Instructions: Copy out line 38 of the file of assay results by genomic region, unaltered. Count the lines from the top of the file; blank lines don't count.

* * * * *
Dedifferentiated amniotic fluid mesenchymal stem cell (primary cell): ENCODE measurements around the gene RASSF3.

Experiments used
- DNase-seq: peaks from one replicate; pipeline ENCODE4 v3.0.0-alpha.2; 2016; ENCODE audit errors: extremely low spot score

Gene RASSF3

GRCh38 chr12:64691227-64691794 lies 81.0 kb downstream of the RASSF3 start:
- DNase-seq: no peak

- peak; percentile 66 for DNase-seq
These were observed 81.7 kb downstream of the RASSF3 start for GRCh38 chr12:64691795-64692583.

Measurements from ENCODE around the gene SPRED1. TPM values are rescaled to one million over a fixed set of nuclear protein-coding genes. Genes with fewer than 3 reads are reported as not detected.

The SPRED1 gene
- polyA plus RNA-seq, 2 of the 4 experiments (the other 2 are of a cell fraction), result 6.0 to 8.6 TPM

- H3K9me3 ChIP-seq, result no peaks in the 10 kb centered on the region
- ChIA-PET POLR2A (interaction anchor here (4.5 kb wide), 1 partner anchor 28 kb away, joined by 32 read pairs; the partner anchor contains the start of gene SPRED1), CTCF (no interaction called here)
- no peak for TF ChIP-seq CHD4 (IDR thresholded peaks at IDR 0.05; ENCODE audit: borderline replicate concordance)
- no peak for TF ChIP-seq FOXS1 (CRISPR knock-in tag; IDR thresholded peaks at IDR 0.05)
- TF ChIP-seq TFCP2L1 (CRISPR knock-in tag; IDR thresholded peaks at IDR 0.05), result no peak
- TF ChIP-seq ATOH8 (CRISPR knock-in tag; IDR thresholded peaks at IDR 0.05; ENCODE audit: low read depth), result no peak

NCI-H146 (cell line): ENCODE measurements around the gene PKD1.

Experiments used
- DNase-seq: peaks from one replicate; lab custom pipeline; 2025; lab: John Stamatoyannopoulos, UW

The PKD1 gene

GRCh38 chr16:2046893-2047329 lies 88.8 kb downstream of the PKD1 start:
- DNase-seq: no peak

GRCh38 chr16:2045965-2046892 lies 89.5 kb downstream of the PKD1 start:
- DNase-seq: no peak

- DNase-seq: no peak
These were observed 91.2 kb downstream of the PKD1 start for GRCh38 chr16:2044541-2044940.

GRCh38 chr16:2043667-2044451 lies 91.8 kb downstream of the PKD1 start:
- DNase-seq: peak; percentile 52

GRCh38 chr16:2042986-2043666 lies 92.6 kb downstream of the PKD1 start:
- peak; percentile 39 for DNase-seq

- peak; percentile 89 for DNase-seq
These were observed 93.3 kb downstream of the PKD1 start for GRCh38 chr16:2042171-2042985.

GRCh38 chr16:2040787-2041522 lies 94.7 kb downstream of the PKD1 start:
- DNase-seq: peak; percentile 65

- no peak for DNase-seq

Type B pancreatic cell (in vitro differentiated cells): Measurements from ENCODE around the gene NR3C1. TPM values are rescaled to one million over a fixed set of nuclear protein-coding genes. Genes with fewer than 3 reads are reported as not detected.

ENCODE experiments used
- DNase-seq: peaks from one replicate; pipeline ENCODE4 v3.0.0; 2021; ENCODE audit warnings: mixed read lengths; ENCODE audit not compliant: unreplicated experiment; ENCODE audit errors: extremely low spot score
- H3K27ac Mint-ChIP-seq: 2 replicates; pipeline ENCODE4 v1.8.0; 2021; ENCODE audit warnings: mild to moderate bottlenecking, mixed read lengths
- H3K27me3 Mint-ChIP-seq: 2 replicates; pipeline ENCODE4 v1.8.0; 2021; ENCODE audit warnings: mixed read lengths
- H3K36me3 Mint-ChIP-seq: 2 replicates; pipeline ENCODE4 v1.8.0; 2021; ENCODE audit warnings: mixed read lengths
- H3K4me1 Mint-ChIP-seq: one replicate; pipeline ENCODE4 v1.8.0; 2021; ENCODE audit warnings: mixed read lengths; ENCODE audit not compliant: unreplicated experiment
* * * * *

ENCODE experiments used